A cross-party group of 145 Members of the European Parliament has urged the Serbian president to revoke the controversial cancellation of the 2022 EuroPride that was scheduled to take place later this month in the country's capital.
"Pride demonstrations are peaceful tools for political advocacy and one way in which the universal right to freedom of expression and peaceful assembly is crystallised," the MEPs wrote in a joint letter to Serbian President Aleksandar Vučić.
The lawmakers also asked the government to increase police protection and ensure the safety of the thousands of people expected to participate in the Pride march in Belgrade and all related events in what is the continent's largest annual LGBTQ+ event.
"We are aware that there are threats to the security of protestors, yet we maintain that banning this event outright is not the right solution," they said.
The document's signatories include the leaders of the socialist, greens, liberal and left groups, together with dozens of their colleagues. Six vice-presidents of the parliament also signed the letter.
Manfred Weber, chair of centre-right European People's Party (EPP), the largest group in the hemicycle, did not add his name, although nine of his fellow parliamentarians chose to do so.
European President Roberta Metsola, who belongs to the EPP and has been a strong advocate for LGBTQ+ rights throughout her career, equally abstained.
"Roberta, as the President, representing the whole Parliament, does not co-sign letters and does not vote in plenary as a general rule," a spokesperson for Metsola told Euronews. "However, she is, and has always been, a vocal supporter of [LGBTQ+] rights."
The celebration of EuroPride in Serbia came with high expectations.
Belgrade was to become the first city in Southeast Europe to host a pan-European LGBTQ+ event -- something that many saw as a huge step forward for the former Yugoslav republic.
"EuroPride in Belgrade is highly significant because [LGBTQ+] people continue to face discrimination in the Balkans, as they do in other parts of Europe," the MEPs said. "Awarding EuroPride to Belgrade was and remains the right decision."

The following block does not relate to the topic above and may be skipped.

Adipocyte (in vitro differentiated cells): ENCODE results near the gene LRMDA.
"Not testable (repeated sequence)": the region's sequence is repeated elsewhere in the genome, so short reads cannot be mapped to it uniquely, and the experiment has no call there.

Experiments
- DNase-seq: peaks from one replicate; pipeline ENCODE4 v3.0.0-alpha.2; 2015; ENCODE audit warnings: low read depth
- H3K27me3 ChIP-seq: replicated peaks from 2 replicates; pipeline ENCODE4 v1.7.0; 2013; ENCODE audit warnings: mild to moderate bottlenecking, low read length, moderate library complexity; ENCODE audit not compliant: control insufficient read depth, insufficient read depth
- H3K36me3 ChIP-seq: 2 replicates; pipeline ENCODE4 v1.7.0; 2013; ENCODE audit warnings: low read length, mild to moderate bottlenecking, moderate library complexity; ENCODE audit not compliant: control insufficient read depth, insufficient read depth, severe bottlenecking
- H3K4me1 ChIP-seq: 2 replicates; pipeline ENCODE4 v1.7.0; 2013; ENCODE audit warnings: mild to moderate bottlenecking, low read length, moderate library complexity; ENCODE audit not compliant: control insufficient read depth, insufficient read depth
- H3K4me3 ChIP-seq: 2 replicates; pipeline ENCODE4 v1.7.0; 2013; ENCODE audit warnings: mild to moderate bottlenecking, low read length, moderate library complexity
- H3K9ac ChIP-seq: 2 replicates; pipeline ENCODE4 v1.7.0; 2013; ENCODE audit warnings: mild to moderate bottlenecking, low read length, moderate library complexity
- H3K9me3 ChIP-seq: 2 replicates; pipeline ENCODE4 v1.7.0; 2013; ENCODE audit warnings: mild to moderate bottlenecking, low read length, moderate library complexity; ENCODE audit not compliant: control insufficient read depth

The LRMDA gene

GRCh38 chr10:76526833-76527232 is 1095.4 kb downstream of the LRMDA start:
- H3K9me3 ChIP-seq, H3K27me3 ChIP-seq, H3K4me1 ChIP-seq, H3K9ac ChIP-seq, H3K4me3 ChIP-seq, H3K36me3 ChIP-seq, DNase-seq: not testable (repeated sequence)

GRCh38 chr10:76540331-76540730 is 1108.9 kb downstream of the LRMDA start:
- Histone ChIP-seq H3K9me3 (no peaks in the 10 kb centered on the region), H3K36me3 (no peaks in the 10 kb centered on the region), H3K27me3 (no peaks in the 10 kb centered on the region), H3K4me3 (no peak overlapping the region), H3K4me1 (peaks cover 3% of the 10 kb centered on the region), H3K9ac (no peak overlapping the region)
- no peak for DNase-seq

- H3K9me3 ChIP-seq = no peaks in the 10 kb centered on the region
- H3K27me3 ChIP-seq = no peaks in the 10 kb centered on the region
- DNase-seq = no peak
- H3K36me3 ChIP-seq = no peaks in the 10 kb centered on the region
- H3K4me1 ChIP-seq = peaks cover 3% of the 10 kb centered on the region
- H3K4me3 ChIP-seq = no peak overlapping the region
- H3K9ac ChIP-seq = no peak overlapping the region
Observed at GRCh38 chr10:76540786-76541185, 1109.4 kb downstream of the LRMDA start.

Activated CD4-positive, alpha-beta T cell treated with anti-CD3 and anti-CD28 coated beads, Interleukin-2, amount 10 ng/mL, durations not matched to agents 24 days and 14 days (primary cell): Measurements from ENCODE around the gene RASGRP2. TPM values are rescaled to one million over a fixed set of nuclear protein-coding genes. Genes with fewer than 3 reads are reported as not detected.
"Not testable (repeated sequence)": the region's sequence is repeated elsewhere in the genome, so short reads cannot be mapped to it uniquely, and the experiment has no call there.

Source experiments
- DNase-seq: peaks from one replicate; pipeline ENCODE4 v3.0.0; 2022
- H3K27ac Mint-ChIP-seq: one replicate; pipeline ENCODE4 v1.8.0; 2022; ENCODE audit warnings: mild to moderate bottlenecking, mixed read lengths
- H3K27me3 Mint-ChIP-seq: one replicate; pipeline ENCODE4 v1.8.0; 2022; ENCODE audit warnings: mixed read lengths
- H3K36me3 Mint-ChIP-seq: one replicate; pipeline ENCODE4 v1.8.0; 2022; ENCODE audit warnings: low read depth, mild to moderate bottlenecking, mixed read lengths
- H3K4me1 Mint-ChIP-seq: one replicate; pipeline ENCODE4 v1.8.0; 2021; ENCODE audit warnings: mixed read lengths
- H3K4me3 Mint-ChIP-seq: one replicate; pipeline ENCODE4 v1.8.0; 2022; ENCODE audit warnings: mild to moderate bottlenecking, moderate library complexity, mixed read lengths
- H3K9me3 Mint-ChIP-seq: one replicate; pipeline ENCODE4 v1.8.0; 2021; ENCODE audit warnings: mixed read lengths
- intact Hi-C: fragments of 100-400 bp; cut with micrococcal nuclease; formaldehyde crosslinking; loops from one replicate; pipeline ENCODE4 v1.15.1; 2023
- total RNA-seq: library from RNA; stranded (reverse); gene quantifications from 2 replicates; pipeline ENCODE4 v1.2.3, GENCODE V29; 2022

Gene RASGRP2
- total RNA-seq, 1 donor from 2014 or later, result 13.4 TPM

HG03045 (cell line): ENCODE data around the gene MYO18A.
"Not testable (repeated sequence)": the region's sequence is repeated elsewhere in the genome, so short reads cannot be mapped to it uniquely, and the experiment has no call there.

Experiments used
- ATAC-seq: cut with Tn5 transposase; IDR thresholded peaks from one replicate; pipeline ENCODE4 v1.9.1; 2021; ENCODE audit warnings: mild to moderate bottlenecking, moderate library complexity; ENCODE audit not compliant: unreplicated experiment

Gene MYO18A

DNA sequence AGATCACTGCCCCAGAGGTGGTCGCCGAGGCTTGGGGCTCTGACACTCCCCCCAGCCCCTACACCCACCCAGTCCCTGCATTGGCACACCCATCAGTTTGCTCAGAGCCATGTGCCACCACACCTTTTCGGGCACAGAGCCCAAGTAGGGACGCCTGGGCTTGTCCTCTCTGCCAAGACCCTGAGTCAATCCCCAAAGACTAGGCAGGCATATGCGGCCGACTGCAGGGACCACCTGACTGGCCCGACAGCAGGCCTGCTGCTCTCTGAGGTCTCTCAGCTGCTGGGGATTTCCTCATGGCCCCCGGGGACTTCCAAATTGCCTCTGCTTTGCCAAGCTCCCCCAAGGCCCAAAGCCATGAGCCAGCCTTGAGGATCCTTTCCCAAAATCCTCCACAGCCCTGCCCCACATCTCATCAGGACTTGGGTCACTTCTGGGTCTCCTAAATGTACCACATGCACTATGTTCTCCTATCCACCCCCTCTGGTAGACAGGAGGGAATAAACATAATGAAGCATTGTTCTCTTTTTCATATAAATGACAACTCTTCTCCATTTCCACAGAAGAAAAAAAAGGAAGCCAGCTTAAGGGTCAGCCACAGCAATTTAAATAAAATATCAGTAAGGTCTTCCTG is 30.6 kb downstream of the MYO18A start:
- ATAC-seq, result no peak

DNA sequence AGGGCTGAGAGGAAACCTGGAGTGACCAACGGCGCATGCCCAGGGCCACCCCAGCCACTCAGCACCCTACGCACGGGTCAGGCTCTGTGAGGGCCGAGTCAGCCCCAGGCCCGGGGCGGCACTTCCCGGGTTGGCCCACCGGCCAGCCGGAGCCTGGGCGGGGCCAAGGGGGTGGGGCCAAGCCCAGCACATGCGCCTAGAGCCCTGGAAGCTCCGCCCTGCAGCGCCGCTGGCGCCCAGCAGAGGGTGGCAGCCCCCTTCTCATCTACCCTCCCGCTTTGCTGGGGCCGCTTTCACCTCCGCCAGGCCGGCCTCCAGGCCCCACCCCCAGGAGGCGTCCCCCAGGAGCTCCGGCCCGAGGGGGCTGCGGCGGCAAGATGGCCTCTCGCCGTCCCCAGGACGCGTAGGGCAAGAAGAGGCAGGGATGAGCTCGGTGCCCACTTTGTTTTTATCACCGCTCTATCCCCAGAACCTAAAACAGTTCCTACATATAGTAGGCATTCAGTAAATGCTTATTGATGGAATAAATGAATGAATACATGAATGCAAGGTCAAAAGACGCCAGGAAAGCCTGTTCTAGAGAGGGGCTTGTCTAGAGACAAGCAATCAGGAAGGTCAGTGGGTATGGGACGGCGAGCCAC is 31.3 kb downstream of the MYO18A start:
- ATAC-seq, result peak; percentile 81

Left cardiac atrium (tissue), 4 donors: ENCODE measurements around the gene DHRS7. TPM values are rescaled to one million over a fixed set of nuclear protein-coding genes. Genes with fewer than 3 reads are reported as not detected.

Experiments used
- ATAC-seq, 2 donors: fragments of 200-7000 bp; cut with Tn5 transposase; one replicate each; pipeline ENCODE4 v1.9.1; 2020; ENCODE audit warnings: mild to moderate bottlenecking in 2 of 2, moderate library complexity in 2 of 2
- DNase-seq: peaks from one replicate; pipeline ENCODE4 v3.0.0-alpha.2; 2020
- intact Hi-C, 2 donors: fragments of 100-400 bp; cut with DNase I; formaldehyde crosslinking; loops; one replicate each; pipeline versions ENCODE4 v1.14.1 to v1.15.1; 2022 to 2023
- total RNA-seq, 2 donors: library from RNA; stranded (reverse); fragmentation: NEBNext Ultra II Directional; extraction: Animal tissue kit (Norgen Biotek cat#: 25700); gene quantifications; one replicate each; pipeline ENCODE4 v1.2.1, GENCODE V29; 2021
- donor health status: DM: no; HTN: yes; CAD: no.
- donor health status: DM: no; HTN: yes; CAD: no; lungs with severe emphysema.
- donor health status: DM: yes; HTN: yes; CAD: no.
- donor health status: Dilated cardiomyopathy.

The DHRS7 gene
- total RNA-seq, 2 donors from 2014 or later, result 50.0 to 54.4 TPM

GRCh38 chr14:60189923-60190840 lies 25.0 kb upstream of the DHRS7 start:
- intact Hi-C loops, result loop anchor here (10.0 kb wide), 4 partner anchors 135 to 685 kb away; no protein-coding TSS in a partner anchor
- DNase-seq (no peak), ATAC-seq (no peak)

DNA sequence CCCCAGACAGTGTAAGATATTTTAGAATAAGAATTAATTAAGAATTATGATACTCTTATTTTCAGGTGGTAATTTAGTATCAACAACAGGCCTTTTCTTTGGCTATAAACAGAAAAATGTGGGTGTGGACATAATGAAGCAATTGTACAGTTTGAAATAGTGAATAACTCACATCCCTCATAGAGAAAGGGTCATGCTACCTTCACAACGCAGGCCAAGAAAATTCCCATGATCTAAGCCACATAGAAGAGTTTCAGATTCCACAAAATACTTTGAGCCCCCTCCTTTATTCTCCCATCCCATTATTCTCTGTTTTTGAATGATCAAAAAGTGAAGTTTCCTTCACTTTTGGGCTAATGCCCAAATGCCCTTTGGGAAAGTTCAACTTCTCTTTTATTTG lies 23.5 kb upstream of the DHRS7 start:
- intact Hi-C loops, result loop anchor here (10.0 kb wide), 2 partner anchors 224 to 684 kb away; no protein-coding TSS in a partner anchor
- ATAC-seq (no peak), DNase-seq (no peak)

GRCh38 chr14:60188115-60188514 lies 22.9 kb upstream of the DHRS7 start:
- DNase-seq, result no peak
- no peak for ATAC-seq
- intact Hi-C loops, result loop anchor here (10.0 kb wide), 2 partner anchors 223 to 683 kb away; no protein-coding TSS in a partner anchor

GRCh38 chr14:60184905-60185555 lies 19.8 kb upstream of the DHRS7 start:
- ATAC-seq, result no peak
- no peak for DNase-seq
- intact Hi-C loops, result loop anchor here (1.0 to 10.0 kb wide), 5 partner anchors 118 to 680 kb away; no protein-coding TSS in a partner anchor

According to ILGA-Europe, Serbia ranks poorly in terms of LGBTQ+ rights, including constitutional protections, legal gender recognition, hate crime laws and civil society space -- although it ranks higher than several EU member states, like Poland, Latvia, Romania and Bulgaria.
Vučić made the surprising announcement on Sunday, saying the Pride would be "cancelled or postponed" due to recent issues rocking the country's internal stability, such as a border spat with Kosovo.
The Serbian leader said he was "not very happy to jeopardise the rights of a minority."
Vučić denied that the decision was made due to mounting pressure from the more radical parts of the society and the Serbian Orthodox Church.
Earlier in August, thousands attended a "pro-family" event backed by a religious procession known as "litije" through the streets of Belgrade, protesting the alleged negative influence of EuroPride on traditional family values.
"It’s not about them being stronger. You simply can’t do everything at one point and that’s that," Vučić said.
In their letter, the MEPs reminded the Serbian government that, according to previous rulings of the European Court of Human Rights (ECHR), a Pride ban is a breach of the European Convention of Human Rights, of which Serbia is a party.
The ECHR case law was also evoked by the European Pride Organisers Association, or EPOA, which owns the licence to EuroPride and has vowed to go ahead with the Parade.
The event remains scheduled to take place from 12 to 18 September.